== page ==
Freeze Company


Freeze Company
B u l l e va r d
kit evolution
Freeze Company
Cold Start Zamboni Model A, 1949
Frank J Zamboni, a first-generation ItalianAmerican, ran a nice little business in
Paramount, California in the 1930s, producing
ice for fruit and milk deliveries. The spread
of refrigerators soon put a stop to it, but
Zamboni and his brothers channelled their
chilling skills into the production of an
ice-rink. However, keeping the rink smooth
was more of a problem. It took four men
using tractors, hoses and scrapers more
than an hour to resurface it – too long, in
Zamboni’s view, and he got to thinking. His
Model A ice resurfacer used army- truck axles
powered by a Jeep engine. The hydraulics
came from a Douglas A-20 Bomber. The
mechanism was ingenious: a blade peeled
off the layer of rough ice, which was then
shovelled into a tank on a conveyor belt,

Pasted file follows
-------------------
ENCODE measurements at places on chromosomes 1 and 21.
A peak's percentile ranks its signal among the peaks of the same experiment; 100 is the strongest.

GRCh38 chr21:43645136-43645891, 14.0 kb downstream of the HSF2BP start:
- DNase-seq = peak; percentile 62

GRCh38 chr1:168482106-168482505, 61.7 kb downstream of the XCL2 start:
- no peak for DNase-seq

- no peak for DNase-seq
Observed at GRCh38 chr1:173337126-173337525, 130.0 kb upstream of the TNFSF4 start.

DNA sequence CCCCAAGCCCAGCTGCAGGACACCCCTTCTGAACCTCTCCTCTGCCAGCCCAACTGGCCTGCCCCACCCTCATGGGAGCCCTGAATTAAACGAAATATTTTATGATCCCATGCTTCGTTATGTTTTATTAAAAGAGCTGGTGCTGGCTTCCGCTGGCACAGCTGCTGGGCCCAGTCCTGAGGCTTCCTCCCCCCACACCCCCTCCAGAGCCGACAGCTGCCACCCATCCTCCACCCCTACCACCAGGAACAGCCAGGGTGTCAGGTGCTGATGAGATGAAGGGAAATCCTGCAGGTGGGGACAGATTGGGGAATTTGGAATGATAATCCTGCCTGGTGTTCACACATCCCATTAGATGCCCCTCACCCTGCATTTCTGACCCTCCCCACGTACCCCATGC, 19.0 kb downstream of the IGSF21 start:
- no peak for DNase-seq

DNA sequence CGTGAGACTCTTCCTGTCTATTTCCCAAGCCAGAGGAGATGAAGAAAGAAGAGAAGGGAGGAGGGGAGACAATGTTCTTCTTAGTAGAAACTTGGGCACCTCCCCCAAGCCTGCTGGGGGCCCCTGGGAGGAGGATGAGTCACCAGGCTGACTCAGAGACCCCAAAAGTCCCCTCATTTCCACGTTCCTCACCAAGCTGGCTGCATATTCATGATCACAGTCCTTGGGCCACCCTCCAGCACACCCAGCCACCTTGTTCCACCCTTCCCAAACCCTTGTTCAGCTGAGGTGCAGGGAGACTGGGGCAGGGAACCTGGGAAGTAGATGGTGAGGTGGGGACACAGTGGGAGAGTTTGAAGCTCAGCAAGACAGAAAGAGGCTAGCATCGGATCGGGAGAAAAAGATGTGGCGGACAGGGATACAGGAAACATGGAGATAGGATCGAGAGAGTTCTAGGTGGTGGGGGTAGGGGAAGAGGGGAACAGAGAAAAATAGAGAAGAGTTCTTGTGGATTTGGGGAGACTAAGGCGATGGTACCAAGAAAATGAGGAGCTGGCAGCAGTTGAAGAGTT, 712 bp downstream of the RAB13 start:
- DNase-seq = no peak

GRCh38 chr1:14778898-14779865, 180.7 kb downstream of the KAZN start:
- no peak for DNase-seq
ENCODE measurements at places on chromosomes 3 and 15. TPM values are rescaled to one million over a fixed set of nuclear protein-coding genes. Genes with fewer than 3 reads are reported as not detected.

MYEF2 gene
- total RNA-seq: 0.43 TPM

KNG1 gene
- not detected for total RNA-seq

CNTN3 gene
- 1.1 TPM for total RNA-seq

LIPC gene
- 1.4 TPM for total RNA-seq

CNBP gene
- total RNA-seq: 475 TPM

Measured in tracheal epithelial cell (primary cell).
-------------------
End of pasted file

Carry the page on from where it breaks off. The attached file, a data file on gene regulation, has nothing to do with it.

and the resulting surface was cleaned,
sealed and smoothed with water. One man
could do the job better and faster than four.
Words: werner jessner. Photography: Garth Milan
From frozen lakes to Olympic arenas to your friendly
neighbourhood ice-rink, one family firm, thanks to an
enterprising ancestor, ensures that ice sports run smoothly
b u l l e va r d
Smooth Ride Zamboni 545, 2010
Over 50 years on from the Model A, there’s
hardly an ice surface that isn’t prepared
using the machines from Paramount. In
all those years, the basics haven’t altered
much; improvements have come as tweaks
rather than wholesale changes. The blade
is applied to the ice with greater force, and
it’s powered by a 78bhp Hyundai petrol
engine (in the case of this 545 model) or
an electric engine. Fast-rotating brushes,
rather than lip seals, remove the snow,
which is then lifted into the tank via a shaft
rather than conveyor belt. The 545 holds
273 litres of water for cleaning and 738
litres of water for making fresh ice. Thanks
to Zamboni the process of ice-cleaning has
become an attraction in itself. Ice hockey
fans in particular like to join in when the
Gear Daddies’ cult song is played over an
arena’s PA: “I wanna drive the Zamboni.”